The Association of Summer Olympic International Federations (ASOIF) has said its members have shown substantial improvements after conducting its third governance review, with International Federations (IFs) grouped for the first time based on their total score.
The third edition of the governance review follows previous studies by ASOIF in 2017 and 2018.
A total of 31 IFs participated in the latest governance review, down from 33 in the second.
ASOIF said 32 questionnaires were distributed, with the International Boxing Federation not included.
One IF declined to participate, ASOIF said.
World Karate is not among the IFs listed to have participated in the survey.
The IFs were required to complete an updated self-assessment questionnaire between November 2019 and January 2020.
A total of 50 indicators were divided across the principles of transparency, integrity, democracy, control mechanisms and development and solidarity.
Each of the criteria was scored out of four, meaning a score of 200 was the highest possible for IFs to achieve.
Following the self-assessment, independent sports governance consultancy I Trust Sport reviewed the responses and moderated the scores.
ASOIF warned IFs last year that the third review would involve a more compliance-based concept, with greater transparency about their results amid pressure from the public, public authorities and the media.
This has led to ASOIF grouping the IFs into four categories based on their scores.
The Badminton World Federation, the International Equestrian Federation, FIFA, the International Tennis Federation, the International Cycling Union and World Rugby all feature in the A1 grouping.
The top six IFs all scored between 170 and 187 points in the questionnaire.
The International Basketball Federation, International Fencing Federation, International Table Tennis Federation, International Triathlon Union, United World Wrestling, World Athletics, World Sailing and World Taekwondo have all been ranked in the A2 category.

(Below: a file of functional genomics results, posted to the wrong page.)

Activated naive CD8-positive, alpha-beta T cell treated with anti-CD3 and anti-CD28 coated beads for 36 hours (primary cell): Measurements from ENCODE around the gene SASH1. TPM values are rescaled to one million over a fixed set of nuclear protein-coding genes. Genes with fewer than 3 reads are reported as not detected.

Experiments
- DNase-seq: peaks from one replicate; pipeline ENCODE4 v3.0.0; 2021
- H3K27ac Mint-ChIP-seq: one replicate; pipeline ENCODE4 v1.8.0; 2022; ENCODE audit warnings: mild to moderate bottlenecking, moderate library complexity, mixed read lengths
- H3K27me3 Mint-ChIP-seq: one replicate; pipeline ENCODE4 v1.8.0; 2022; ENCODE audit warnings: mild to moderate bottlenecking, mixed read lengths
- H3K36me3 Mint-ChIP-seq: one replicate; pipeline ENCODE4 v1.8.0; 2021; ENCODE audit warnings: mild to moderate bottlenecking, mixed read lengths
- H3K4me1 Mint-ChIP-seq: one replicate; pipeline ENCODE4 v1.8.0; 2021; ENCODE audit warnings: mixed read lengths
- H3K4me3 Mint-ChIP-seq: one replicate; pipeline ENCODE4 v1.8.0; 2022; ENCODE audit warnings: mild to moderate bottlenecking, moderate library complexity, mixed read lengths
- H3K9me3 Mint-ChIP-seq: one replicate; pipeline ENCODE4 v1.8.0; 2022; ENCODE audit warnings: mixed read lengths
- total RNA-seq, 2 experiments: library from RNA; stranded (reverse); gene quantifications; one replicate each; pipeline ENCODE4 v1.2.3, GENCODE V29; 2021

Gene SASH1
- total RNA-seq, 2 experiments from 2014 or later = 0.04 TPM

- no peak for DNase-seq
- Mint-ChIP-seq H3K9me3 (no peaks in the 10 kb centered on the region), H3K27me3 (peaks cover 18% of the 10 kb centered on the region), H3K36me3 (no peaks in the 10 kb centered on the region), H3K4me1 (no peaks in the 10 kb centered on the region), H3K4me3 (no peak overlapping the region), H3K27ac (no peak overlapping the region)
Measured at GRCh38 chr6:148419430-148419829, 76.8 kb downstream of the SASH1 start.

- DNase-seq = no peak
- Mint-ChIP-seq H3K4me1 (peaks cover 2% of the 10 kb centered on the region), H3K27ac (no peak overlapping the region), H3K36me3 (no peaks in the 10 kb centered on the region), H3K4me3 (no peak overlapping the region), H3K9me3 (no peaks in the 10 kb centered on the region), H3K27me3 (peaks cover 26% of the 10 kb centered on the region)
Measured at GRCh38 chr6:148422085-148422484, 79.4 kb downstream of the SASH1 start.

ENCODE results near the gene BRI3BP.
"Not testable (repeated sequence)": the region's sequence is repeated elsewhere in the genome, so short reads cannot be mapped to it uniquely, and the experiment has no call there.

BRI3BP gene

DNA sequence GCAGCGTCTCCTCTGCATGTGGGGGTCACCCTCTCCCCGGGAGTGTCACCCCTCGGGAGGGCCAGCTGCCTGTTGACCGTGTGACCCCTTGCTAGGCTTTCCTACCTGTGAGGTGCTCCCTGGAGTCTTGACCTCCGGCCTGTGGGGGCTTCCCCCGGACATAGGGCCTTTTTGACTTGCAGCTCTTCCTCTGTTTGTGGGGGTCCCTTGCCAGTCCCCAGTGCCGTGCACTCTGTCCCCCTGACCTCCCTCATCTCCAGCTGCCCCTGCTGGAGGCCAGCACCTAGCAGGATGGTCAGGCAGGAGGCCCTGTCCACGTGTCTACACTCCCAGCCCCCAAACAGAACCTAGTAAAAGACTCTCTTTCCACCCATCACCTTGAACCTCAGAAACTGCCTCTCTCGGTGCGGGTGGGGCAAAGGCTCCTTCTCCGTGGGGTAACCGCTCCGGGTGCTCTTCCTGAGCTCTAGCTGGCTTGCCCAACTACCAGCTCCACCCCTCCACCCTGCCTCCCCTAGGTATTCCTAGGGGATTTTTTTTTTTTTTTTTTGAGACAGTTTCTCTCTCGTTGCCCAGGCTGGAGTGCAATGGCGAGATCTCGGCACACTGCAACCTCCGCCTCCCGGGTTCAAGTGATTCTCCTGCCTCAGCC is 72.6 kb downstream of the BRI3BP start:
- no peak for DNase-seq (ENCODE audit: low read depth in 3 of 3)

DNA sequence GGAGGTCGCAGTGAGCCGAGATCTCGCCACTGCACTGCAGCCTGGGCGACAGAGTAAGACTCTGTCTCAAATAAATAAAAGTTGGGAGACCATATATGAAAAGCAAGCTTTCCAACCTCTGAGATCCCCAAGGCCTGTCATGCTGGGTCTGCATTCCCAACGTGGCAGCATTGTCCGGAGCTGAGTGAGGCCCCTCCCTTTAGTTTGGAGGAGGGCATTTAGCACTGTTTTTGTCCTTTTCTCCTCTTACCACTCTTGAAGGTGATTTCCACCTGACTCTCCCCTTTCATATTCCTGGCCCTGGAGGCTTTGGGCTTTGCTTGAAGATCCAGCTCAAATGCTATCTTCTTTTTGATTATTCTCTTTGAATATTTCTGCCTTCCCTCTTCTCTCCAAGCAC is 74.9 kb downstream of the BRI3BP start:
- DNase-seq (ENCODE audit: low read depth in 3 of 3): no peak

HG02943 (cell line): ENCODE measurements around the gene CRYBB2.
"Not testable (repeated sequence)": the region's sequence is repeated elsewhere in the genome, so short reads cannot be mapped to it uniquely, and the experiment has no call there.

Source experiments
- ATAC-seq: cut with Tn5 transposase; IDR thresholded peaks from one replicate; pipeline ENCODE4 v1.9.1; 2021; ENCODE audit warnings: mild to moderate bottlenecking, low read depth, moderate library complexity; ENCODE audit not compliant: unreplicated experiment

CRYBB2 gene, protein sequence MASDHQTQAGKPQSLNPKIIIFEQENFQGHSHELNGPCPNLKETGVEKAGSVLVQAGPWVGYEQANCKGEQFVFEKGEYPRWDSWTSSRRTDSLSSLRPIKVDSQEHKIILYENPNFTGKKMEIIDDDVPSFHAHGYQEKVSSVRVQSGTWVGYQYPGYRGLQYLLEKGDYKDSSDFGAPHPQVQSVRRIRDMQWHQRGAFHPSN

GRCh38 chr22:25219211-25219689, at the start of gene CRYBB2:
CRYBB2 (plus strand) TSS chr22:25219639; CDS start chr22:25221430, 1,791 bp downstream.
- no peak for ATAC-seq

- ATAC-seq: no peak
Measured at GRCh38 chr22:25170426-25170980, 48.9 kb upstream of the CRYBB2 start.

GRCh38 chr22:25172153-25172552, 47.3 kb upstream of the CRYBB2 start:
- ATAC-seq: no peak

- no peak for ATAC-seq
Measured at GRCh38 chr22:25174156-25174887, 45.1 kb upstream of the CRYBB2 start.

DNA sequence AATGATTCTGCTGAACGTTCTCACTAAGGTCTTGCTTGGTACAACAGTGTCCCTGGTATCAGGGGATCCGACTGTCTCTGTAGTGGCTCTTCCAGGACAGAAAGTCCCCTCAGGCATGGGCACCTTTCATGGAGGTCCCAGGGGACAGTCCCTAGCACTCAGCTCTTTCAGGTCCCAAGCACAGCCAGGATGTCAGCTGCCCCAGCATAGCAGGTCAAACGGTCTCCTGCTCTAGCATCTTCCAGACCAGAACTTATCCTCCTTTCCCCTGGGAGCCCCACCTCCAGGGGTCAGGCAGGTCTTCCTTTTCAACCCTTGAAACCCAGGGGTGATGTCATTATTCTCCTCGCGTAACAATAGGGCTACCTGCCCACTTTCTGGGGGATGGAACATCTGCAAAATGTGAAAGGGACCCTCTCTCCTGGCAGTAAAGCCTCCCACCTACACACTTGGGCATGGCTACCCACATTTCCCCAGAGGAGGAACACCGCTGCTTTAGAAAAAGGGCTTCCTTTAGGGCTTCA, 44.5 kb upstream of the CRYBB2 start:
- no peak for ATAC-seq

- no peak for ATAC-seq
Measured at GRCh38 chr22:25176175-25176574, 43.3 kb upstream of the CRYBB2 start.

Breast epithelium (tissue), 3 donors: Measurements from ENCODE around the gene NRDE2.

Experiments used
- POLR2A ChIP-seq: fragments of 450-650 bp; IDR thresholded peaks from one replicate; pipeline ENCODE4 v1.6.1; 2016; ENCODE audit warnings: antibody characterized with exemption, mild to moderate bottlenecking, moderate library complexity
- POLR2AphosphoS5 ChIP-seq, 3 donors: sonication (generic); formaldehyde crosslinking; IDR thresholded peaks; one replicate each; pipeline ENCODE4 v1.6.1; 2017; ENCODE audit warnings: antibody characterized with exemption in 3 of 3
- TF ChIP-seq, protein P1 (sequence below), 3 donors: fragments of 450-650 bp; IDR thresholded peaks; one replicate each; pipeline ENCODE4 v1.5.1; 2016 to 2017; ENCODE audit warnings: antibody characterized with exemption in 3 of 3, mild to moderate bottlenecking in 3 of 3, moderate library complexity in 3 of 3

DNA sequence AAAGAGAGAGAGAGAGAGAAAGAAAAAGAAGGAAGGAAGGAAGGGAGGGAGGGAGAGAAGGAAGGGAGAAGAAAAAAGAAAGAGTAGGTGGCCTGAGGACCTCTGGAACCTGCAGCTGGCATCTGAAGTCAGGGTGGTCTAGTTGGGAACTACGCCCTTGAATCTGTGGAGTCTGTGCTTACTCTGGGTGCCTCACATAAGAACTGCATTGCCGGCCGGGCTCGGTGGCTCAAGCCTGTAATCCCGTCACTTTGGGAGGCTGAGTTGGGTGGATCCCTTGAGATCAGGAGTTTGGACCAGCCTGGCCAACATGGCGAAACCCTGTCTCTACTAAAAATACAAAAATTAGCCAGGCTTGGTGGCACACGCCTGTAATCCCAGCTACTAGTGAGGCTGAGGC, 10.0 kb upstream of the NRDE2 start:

Each scored between 140 to 158 points.
The International Gymnastics Federation, International Hockey Federation, World Rowing, the International Volleyball Federation and the International Canoe Federation featured in category B.
The largest category also features the International Federation of Sport Climbing, the International Golf Federation, the International Handball Federation, the International Shooting Sport Federation, the International Modern Pentathlon Union and World Archery.
The 11 IFs in category B scored between 120 to 137 points.
The International Swimming Federation, the International Judo Federation, the International Surfing Association, the International Weightlifting Federation, the World Baseball Softball Confederation and World Skate were all included in category C.
The six IFs in the lowest ranked category scored between 84 to 119.
ASOIF say their target of 26 out of 28 full members reaching an overall score of 120 has "virtually been met", with the umbrella body saying 24 out of 27 achieved the threshold with two very close to that level and one below it.
Eighteen of the 31 IFs were found to have improved by 20 points or more, while a further nine gained more than 10 points.